Every week, NPRI President Andy Matthews writes a column for NPRI's week-in-review email. If you are not getting our emails, which contain our latest commentaries and news stories, you can sign up here to receive them.
Madison and Henderson
“If men were angels,” wrote James Madison in Federalist No. 51, “no government would be necessary.”
If angels were to govern men, neither external nor internal controls on government would be necessary. In framing a government which is to be administered by men over men, the great difficulty lies in this: you must first enable the government to control the governed; and in the next place oblige it to control itself. A dependence on the people is, no doubt, the primary control on the government; but experience has taught mankind the necessity of auxiliary precautions.
One such precaution, of course, is our system of checks and balances — the separation of various governmental powers within government itself. Unfortunately, that framework has begun to break down in recent times — nationally and certainly here in Nevada as well.
The people remain the ultimate check on government — or, as Madison put it, “the primary control on the government.” And if our elected representatives fail to govern responsibly, we the people have the ability to vote them out of office. Increasingly, however, it has become crucial for citizens to check government with more frequency than every two, four or six years.
NPRI has been proud to be at the forefront of many efforts to check government, and our TransparentNevada website, which contains government employee salaries and other public information, is a very helpful tool in many of those efforts.
This includes a victory for taxpayers that NPRI won recently in Henderson.
Over one year ago, city officials in Henderson began to lay the groundwork for proposing a property tax increase. They convened a special budget committee to make recommendations but instructed committee members not to look at employee compensation, which is 80 percent of the city’s budget. Unsurprisingly, the budget committee then recommended a significant property tax increase to fill a supposed $17 million annual shortfall.
In April 2014, city officials announced a series of community meetings to discuss the findings and gauge the public’s reaction to their property tax increase trial balloon.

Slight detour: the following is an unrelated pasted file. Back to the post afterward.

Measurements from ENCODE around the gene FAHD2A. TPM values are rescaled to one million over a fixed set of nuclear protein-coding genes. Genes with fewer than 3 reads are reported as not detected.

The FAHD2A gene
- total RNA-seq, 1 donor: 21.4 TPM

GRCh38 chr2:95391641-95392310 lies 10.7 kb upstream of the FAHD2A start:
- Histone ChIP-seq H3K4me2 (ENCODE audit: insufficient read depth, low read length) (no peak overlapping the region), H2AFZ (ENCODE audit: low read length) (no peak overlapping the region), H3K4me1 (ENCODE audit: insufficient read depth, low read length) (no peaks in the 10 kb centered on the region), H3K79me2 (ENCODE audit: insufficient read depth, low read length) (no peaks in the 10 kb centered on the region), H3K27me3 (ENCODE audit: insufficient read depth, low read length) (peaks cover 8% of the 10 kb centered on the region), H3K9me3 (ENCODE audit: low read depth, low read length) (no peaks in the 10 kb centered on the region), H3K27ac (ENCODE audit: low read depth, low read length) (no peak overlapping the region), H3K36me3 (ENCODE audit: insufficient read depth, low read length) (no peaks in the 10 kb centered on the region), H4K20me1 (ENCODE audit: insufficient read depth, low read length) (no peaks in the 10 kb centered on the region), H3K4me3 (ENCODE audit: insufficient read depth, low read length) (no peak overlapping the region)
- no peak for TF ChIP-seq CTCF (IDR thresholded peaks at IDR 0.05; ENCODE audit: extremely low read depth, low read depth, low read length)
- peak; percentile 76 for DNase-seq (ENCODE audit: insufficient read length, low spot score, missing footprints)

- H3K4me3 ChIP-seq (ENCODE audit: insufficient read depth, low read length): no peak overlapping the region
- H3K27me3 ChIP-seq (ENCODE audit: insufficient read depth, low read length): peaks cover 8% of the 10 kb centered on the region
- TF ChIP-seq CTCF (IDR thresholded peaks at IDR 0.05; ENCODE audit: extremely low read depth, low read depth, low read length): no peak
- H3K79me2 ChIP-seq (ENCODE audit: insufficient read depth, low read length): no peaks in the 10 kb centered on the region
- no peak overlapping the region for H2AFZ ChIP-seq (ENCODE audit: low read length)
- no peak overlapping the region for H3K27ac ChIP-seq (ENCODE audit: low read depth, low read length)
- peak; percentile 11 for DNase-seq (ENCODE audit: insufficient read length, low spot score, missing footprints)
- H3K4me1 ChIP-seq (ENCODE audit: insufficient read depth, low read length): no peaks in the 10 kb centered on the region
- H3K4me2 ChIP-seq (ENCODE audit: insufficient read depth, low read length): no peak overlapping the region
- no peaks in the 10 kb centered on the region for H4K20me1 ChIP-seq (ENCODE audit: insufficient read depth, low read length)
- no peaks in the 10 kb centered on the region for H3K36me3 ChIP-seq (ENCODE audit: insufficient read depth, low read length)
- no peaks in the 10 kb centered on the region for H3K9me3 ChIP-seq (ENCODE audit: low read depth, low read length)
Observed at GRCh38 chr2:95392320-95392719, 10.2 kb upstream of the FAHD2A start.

Led by NPRI’s Victor Joecks, our team used TransparentNevada information to raise numerous questions about what Henderson officials were telling the public. Through public testimony, media interviews and handing out fliers at community meetings, we showed that Henderson’s officials are some of the highest paid in the Vegas Valley. We also showed that Henderson’s budget “cuts” were really just reductions in desired expenditures.
Henderson residents were furious to learn that the reason city officials wanted to increase their taxes was that NRS 288 had forced them to give raises to city employees making over $200,000 a year in total compensation, while the median household income in Henderson had fallen more than 9 percent in five years.
And the raises continued. Over the summer and fall, Henderson announced it was giving raises and bonuses to its various employee groups.
Rather than risk political suicide at the polls next year, earlier this month the city council unanimously voted to table talk of a tax increase until at least 2016.
No, men aren’t angels, and that certainly includes those in the Henderson city government. But when we as citizens take seriously our duty to serve as that ultimate check on governmental power, we accomplish a lot in ensuring that those who are elected to govern, govern responsibly.
And don’t worry, Henderson residents. NPRI will be there in 2016, too.
Thanks for reading, and I’ll see you next time.
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